November 18, 2016
One of the effects of the UK’s falling unemployment levels is that HR Directors risk becoming so consumed with issues of talent retention and hiring that they are unable to plan effectively and build a long term strategy for their business, especially when it comes to key emerging issues such as the digital workplace. While the latest ONS statistics show that UK unemployment fell by 37,000 to 1.6 million in the three months to September, hitting an 11-year low, in an anonymous survey carried out by The Curve Group, 92 percent of HR Directors say re-designing their organisation in response to the emergence of the digital workplace, new entrants and a flat economy should be their main priority, but only 44 percent feel able to do so.
This is because 48 percent don’t have access to the talent in their organisation to make the required changes and 50 percent are bogged-down with managing more administrative and non-strategic tasks such as recruitment and short term pressures in the business. Two in five HR Directors agreed that managing talent acquisition and ensuring staff retention remains in their top daily priorities.However, nearly half of the survey – 44 percent – said this was not the ideal balance of their time, and that they felt more time should be given to long term strategy, making their marks in the business, and innovating.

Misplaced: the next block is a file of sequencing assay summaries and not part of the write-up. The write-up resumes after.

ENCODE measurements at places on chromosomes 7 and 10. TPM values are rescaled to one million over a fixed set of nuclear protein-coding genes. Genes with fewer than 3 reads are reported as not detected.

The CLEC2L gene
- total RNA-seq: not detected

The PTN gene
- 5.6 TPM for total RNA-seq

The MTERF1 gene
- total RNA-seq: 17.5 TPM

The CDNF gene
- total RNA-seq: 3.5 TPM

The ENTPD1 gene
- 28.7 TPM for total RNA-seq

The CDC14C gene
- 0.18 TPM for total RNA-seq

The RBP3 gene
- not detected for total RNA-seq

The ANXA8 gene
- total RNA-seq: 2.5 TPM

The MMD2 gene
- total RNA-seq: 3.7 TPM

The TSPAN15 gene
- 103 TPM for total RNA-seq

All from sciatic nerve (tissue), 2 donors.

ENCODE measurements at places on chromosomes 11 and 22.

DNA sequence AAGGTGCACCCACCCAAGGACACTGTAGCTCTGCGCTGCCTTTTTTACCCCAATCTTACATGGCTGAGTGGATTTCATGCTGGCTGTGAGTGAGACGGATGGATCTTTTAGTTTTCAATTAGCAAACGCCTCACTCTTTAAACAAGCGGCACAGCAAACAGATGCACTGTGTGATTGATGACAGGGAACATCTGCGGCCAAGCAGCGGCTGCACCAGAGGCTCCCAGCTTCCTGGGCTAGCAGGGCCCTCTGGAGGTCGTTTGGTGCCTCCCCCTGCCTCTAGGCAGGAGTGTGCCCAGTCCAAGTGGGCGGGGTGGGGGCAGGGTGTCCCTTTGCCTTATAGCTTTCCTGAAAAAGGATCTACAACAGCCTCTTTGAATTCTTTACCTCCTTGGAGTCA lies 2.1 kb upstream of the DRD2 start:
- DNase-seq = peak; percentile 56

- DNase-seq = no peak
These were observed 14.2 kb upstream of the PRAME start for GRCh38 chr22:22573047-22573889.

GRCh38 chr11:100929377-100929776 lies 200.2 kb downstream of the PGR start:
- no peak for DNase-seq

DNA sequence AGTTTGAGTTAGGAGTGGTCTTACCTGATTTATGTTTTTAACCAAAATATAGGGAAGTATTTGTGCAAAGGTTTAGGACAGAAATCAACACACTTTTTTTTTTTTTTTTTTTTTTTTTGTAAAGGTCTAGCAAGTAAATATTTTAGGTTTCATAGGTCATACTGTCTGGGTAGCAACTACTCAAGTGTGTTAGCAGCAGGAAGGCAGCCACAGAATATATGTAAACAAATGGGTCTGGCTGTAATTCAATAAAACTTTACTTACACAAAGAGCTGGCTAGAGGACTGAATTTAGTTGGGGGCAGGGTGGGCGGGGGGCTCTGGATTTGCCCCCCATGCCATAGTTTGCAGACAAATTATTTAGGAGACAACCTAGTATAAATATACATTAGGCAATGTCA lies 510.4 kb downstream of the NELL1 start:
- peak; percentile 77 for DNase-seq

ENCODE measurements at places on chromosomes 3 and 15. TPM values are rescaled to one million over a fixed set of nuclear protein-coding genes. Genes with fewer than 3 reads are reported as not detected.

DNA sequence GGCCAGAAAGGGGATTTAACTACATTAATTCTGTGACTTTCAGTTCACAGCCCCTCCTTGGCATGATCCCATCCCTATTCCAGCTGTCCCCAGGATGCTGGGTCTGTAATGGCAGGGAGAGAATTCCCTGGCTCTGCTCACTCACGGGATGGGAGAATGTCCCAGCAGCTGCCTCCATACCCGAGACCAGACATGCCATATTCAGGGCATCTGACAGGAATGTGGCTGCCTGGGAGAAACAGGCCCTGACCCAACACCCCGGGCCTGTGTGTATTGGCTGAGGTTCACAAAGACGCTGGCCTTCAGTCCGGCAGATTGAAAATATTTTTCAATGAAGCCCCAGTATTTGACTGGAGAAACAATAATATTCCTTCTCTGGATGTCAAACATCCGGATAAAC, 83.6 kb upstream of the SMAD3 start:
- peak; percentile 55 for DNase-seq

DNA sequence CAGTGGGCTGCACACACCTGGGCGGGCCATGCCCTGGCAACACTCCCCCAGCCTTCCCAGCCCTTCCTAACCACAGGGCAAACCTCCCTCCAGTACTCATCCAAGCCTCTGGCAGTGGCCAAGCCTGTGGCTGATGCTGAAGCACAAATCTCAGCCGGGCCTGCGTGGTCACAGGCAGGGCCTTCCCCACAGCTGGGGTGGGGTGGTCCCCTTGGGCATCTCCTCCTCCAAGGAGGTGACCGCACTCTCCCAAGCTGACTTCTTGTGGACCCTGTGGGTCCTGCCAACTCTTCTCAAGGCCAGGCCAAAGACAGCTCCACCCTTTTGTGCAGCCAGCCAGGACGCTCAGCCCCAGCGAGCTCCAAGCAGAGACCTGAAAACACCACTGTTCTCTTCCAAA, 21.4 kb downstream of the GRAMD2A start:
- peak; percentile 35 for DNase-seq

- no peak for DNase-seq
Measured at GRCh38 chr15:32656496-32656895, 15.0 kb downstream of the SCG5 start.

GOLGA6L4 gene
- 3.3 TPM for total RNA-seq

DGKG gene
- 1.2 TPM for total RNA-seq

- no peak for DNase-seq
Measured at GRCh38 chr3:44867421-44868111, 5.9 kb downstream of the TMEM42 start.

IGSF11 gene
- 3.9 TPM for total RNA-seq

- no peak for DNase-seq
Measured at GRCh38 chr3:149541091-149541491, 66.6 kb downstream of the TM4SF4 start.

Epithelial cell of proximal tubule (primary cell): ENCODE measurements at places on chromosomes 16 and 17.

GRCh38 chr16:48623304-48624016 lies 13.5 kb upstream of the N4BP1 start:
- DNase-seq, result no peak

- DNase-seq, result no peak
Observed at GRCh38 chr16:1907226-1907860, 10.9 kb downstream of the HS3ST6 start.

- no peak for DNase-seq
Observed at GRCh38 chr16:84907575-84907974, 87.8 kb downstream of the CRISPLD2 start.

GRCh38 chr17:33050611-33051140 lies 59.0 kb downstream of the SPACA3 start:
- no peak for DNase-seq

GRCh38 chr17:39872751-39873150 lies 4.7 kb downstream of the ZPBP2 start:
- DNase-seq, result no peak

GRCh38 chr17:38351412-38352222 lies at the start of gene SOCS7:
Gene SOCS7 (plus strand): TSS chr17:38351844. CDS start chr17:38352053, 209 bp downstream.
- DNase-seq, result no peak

From this research, it becomes clear that HR departments and businesses around the UK are feeling pressured when it comes to talent recruitment and staff retention. Previous research has found that 36 percent of employers are unable to filled skilled positions, which means that talented staff are in high demand, even if those people are currently in roles. This is putting a lot of pressure on HR Director’s time and focus in the office, both when looking for replacement staff for vacated positons and in seeking to look after skilled employees to stop attrition.
As a result, HR departments around the country are beginning to respond; with 81 percent of businesses either keeping HR budgets the same in 2017, or increasing them. At the same time, over half (55 percent) already outsource functions in HR and a further 25 percent said they would be outsourcing more functions in the next 12 months.
Lyndsey Simpson, Co-Owner of The Curve Group, says: “A HR Director that is consumed by the day-to-day loses track of the long term value HR can be adding to a business. We have a shrinking, aging population, record low birth rates and by 2020, a shortage of 40m university educated workers across the western economy.The fight to find skilled talent is only going to worsen in the coming years. For our HR Directors, improving the company culture and being a source of strategic direction to the organisation should be a priority. Freeing HR Directors from the day-to-day will allow them to focus on innovating their company before it’s too late.”